From Pope St. John Paul II’s Apostolic Exhortation Reconciliatio et Pænitentia (1984):
We shall also do well to recall that, for a balanced spiritual and pastoral orientation in this regard, great importance must continue to be given to teaching the faithful also to make use of the sacrament of penance for venial sins alone, as is borne out by a centuries-old doctrinal tradition and practice.
Though the church knows and teaches that venial sins are forgiven in other ways too—for instance, by acts of sorrow, works of charity, prayer, penitential rites—she does not cease to remind everyone of the special usefulness of the sacramental moment for these sins too. The frequent use of the sacrament—to which some categories of the faithful are in fact held—strengthens the awareness that even minor sins offend God and harm the church, the body of Christ. Its celebration then becomes for the faithful “the occasion and the incentive to conform themselves more closely to Christ and to make themselves more docile to the voice of the Spirit.”194 Above all it should be emphasized that the grace proper to the sacramental celebration has a great remedial power and helps to remove the very roots of sin.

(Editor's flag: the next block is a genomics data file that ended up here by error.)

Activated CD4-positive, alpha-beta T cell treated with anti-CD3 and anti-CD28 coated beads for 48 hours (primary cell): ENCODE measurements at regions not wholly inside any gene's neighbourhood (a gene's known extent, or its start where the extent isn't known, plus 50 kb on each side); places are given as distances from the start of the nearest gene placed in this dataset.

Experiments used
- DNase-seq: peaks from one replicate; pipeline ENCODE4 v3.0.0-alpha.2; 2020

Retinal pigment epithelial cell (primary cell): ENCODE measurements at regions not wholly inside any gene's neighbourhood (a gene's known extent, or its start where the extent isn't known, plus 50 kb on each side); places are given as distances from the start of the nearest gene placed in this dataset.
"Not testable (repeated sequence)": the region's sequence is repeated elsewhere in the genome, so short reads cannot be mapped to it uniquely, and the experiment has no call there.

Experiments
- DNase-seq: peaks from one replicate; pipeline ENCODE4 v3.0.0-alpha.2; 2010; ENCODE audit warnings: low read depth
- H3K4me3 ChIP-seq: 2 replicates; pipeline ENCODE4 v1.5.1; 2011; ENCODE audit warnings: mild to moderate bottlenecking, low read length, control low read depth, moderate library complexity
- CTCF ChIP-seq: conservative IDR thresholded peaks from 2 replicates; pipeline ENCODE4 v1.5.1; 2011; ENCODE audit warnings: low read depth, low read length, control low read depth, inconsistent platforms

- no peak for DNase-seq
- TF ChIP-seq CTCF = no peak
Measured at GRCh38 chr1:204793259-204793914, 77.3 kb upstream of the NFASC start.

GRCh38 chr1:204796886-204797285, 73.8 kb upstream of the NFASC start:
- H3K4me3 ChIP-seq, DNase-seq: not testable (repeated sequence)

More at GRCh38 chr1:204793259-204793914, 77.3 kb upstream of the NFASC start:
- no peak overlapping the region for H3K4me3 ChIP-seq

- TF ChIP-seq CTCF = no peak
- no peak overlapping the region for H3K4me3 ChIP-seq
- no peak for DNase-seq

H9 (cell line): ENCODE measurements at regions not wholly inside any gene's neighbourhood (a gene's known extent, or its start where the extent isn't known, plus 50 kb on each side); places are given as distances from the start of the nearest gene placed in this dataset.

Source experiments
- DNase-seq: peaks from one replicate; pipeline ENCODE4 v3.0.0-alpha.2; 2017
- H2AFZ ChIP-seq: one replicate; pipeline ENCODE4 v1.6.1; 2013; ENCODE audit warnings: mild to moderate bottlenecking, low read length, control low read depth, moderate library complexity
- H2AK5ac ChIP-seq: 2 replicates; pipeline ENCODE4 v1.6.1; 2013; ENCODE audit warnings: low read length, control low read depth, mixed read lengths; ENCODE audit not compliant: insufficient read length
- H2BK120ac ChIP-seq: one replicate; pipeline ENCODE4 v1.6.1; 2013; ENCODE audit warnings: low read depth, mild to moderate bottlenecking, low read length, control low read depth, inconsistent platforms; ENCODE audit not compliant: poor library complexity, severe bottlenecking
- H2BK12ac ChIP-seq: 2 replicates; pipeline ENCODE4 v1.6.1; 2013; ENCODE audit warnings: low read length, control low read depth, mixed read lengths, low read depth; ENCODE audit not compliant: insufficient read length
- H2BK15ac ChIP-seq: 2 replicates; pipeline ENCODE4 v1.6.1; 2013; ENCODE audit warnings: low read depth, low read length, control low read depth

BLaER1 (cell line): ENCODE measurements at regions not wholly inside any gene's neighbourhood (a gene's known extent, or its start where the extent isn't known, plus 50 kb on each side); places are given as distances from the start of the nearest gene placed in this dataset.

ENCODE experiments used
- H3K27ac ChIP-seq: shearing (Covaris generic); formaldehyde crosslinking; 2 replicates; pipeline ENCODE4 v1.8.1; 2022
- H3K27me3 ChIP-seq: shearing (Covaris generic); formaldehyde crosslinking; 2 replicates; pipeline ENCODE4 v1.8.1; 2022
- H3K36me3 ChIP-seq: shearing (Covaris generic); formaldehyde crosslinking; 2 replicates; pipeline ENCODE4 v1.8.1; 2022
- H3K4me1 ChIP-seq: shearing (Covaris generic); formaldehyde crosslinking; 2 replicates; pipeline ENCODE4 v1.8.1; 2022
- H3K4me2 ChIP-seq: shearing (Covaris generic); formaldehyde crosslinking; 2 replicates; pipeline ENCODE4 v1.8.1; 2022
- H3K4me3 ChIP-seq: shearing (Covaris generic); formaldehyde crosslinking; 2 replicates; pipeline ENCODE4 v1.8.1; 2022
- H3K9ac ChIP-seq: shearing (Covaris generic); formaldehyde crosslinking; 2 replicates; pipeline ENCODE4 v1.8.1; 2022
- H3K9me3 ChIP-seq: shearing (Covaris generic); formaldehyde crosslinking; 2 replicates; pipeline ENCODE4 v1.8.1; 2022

Attention to the actual celebration,195 with special reference to the importance of the word of God which is read, recalled and explained, when this is possible and suitable, to the faithful and with them, will help to give fresh life to the practice of the sacrament and prevent it from declining into a mere formality and routine. The penitent will be helped rather to discover that he or she is living a salvific event capable of inspiring fresh life and giving true peace of heart. This careful attention to the celebration will also lead the individual churches to arrange special times for the celebration of the sacrament. It will also be an incentive to teaching the faithful, especially children and young people, to accustom themselves to keeping to these times except in cases of necessity, when the parish priest must always show a ready willingness to receive whoever comes to him.
194 Ordo Pænitentiæ, 7b.
195 Cf ibid., 17.
— Reconciliatio et Pænitentia 32